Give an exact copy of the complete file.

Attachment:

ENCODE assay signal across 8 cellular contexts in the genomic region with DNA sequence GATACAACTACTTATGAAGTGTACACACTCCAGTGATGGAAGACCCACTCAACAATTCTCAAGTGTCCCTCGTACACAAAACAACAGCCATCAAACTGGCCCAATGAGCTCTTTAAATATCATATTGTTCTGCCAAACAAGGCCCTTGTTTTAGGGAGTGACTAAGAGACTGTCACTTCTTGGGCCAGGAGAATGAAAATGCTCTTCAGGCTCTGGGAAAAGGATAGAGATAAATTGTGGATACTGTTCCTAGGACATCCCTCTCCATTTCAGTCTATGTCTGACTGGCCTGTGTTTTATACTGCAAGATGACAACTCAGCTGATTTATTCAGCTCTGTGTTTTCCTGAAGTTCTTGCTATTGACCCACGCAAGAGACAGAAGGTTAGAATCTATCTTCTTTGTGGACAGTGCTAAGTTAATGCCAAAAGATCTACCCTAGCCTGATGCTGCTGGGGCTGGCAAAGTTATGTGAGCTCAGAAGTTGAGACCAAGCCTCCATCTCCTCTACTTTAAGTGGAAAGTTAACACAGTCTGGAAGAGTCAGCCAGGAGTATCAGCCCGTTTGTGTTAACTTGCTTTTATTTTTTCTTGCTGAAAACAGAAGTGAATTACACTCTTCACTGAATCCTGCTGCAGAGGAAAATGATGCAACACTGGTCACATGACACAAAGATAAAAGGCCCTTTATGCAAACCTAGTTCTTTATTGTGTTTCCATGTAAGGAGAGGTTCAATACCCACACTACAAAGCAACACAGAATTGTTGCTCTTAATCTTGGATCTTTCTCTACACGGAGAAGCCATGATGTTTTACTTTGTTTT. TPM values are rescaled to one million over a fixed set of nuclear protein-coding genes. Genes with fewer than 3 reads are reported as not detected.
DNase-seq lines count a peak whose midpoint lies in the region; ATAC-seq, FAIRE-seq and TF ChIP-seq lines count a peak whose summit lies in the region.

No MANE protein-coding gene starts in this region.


ENCODE assay signal across 8 cellular contexts in the genomic region with DNA sequence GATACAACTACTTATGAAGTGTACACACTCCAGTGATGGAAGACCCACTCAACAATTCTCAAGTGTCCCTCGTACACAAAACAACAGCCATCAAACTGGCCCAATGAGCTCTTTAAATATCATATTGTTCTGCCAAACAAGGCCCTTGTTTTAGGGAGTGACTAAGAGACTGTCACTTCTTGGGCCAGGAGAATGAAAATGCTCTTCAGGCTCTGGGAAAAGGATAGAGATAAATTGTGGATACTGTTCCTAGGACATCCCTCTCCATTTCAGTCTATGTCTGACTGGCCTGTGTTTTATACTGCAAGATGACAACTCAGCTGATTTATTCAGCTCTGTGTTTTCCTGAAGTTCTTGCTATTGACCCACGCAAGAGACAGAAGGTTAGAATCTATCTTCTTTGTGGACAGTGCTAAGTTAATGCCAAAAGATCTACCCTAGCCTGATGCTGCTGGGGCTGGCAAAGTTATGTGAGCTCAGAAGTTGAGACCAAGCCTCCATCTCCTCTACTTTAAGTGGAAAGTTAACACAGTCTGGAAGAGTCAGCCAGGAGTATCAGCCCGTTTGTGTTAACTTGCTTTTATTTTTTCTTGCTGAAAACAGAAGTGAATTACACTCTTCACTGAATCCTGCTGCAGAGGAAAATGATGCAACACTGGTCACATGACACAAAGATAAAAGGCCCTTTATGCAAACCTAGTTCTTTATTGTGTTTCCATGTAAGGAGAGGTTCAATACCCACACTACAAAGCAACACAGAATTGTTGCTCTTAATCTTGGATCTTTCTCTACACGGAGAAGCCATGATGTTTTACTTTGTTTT. TPM values are rescaled to one million over a fixed set of nuclear protein-coding genes. Genes with fewer than 3 reads are reported as not detected.
DNase-seq lines count a peak whose midpoint lies in the region; ATAC-seq, FAIRE-seq and TF ChIP-seq lines count a peak whose summit lies in the region.

No MANE protein-coding gene starts in this region.